Kuala Lumpur, 13 October 2011, 3pm-6pm
Kuala Lumpur Convention Centre
Ambassador and Head of Delegation of the EU to Malaysia
Yang Berhormat Senator Tan Sri Abu Zahar Ujang, President of the Senate
Honourable Dato’ Hashim Yusof, Judge in the Federal Court
Datuk Liew Vui Keong, Deputy Minister in the Prime Minister’s Department
Lord Alf Dubs of the UK House of Lords and Member of the All-Party Parliamentary Group on the Abolition of the Death Penalty
Honorable Justice Nico Tuijn, Vice-President of the Court of Appeals of Den Bosch, the Netherlands
Professor Datuk Dr Khaw Lake Tee, Vice President of the Human Rights Commission of Malaysia
Mr. Tony Woon, Secretary-General of the Malaysian Bar
Excellencies, representatives of the Malaysian government
Excellencies, Ambassadors, High Commissioners and representatives of the diplomatic corps
Distinguished guests from Academia, the law profession, civil society organizations and the general public
Members of the Media
I am pleased to welcome you at this "Public event to promote the abolition of the death penalty in Malaysia". With today's seminar the Delegation of the European Union, the Bar Council and the National Human Rights Commission (SUHAKAM) are marking the International Day against the Death Penalty.
We see this seminar not as an isolated event, but as the start of a campaign. In it we hope to engage with the Malaysian Government, with both houses of Parliament, with the law enforcement bodies and the judiciary, with civil society and with the general public. I am grateful to the Honourable Minister Dato' Seri Nazri Aziz for his support to participate in this debate. I am also grateful for the engagement shown by many members of both sides of parliament, including members of the Malaysia-EU Inter-Parliamentary Caucus.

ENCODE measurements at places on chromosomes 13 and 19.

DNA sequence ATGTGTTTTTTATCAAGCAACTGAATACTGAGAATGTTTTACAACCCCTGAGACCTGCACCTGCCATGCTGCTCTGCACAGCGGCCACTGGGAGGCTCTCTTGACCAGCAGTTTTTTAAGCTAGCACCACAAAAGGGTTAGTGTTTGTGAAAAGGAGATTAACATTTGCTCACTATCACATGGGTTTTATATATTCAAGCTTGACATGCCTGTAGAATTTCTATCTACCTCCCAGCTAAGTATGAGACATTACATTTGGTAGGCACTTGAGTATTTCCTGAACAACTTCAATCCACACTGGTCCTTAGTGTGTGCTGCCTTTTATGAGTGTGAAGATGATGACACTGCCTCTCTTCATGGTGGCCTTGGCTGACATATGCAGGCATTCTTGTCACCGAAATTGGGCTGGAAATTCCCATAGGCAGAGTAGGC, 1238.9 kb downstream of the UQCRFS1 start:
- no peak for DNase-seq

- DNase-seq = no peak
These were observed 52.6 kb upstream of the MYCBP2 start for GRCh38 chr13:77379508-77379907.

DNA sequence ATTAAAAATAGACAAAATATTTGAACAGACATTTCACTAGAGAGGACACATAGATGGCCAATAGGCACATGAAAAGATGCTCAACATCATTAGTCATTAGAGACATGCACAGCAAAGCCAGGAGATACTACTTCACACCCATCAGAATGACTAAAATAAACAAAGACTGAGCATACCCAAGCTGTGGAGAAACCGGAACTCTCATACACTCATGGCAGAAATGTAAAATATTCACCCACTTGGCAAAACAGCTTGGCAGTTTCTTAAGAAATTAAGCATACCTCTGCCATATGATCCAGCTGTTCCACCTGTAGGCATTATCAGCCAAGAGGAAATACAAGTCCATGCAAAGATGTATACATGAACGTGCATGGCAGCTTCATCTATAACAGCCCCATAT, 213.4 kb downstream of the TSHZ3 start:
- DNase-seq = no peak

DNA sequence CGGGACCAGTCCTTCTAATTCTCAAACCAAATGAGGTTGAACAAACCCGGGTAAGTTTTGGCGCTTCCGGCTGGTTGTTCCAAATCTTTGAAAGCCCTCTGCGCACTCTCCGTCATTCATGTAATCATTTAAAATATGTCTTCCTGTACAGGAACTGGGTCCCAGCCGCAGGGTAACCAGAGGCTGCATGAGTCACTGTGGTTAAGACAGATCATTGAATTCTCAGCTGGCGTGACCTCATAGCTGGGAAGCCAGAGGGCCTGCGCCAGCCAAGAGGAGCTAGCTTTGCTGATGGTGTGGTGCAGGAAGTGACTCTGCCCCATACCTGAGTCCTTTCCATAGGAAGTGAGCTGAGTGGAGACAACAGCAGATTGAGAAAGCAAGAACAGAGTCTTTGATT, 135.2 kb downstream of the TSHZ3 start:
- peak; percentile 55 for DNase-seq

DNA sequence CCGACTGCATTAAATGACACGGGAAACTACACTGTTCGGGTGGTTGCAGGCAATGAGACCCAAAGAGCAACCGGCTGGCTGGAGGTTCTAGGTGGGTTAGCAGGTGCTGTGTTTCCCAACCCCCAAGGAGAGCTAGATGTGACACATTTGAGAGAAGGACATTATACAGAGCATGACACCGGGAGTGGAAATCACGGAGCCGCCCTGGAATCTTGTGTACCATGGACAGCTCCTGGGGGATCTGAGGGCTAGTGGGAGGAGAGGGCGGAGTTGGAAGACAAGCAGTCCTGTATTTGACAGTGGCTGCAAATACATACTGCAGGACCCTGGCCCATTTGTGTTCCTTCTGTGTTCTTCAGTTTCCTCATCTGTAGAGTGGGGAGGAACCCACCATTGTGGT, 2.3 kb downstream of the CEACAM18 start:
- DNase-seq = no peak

The abolition of the death penalty worldwide is one of the main objectives of the EU’s human rights policy. Where the death penalty still exists, the EU calls for its use to be progressively restricted and we insist on it being carried out according to minimum standards. The EU uses all its available tools of diplomacy and cooperation to work towards the abolition of the death sentence. In 2011 we have granted EUR 8 million (RM 34 million) to civil society organisations around the world working to that end.
Ladies and Gentlemen,
At the same time, 58 countries worldwide still have the death penalty. In 2010 23 countries are known to have carried out executions. And, the Asia-Pacific region accounts for the highest number of executions in the world.
However, there are also positive developments in Asia. Cambodia, Hong Kong, Nepal, Philippines and Timor Leste have abolished the death penalty. Mongolia announced a moratorium. Brunei has not carried out an execution since 1957; South Korea since 1997. No execution has ever taken place in Lao PDR. For the second consecutive year, no executions were recorded in Indonesia in 2010. And no executions happened in Thailand in 2010.
Ladies and gentlemen,
Today I venture the opinion that, while Malaysia is a retentionist country, and while reportedly public opinion favours capital punishment, there is a change of mood and atmosphere. A simple indicator is that the number of death sentences far exceeds the number of executions. In 2010 a large number of death sentences were pardoned or commuted. Influential and high-level personalities have spoken out against the death penalty. The Honourable Minister is among them and I salute him for his courage doing so.
Ladies and Gentlemen,
If found guilty, the young woman deserves to be punished, there is no doubt. But, I am asking those in favour of the death penalty, does the young woman deserve to be executed, as is the mandatory penalty for drug trafficking? Does her child deserve a life burdened with the memory of her dead mother hanging from the gallows? Would those is favour of the death penalty as an abstract notion still be in favour if the young woman was their mother, their child, their sister, their friend? Would they be willing to carry out the execution? And what if, in whatever way, there had been a miscarriage of justice and the young woman was executed innocent?
Thank you for your attention.